Washington Law Review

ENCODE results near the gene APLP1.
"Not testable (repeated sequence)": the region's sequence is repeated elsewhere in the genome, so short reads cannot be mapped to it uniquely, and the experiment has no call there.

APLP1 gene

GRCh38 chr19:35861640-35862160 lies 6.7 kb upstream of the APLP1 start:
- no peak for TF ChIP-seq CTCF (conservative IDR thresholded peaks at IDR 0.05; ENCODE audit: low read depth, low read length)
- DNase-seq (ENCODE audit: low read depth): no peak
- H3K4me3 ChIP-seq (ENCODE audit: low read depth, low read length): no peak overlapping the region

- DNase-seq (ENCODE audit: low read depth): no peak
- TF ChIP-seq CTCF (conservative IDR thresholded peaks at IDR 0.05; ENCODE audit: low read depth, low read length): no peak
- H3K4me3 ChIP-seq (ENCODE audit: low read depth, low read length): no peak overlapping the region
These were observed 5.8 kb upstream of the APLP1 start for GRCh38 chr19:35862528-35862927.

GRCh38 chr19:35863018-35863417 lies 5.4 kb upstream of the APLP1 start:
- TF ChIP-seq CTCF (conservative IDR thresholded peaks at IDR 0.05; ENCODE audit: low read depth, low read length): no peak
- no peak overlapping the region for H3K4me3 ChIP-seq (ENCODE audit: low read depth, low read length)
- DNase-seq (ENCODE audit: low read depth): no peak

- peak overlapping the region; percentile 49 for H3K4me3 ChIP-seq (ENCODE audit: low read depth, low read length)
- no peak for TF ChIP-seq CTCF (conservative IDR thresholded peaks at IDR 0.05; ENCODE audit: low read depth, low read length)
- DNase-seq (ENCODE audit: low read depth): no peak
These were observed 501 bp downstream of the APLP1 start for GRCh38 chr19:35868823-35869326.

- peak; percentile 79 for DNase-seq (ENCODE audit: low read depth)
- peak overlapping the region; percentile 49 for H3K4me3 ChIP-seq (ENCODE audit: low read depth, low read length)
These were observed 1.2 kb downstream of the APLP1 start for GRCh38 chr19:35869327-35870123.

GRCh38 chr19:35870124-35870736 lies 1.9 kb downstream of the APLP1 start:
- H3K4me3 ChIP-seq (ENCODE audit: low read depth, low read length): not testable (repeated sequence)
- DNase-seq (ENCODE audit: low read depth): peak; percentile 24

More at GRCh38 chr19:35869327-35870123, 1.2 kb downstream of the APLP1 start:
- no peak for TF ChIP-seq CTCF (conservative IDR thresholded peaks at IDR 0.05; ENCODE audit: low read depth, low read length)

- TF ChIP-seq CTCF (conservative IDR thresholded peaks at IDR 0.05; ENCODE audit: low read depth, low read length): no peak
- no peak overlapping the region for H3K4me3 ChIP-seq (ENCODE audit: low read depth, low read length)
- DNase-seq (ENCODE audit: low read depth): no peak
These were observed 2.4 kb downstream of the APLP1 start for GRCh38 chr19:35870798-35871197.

This Article examines the growing controversy over the multi-billion dollar charitable tax exemption enjoyed by nonprofit hospitals. It begins by articulating four criteria for evaluating a rationale of the charitable exemption: deservedness, incorporating the elements of worth and need; proportionality; universality; and historical consistency. The Article then employs these criteria to refute three conventional explanations of why nonprofit hospitals are exempt: because health care is a per se charitable activity; because the treatment of indigent patients relieves a government burden; and because nonprofit hospitals provide community benefits. The Article also uses these criteria to refute two academic theories: Boris Bittker's income measurement rationale and Henry Hansmann's capital subsidy theory. This Article proposes a "donative theory" as an alternative rationale for the charitable exemption. The donative theory posits that "charity" describes an entity capable of attracting a substantial level of philanthropic support from the public at large. Donations exist where there is a combined failure of private markets and direct public funding to supply a shared public benefit at the optimally desired level. Donative institutions deserve a tax subsidy because the public's support signals their worth, and the free-rider tendency that affects all giving assures the need for an additional, shadow subsidy. The Article further demonstrates that the donative theory comports with the statutory scheme and the four centuries of legal history that shape the legal concept of charity. In particular, the donative theory provides the only explanation of the tax law's otherwise unjustifiable reliance on the law of charitable trusts.

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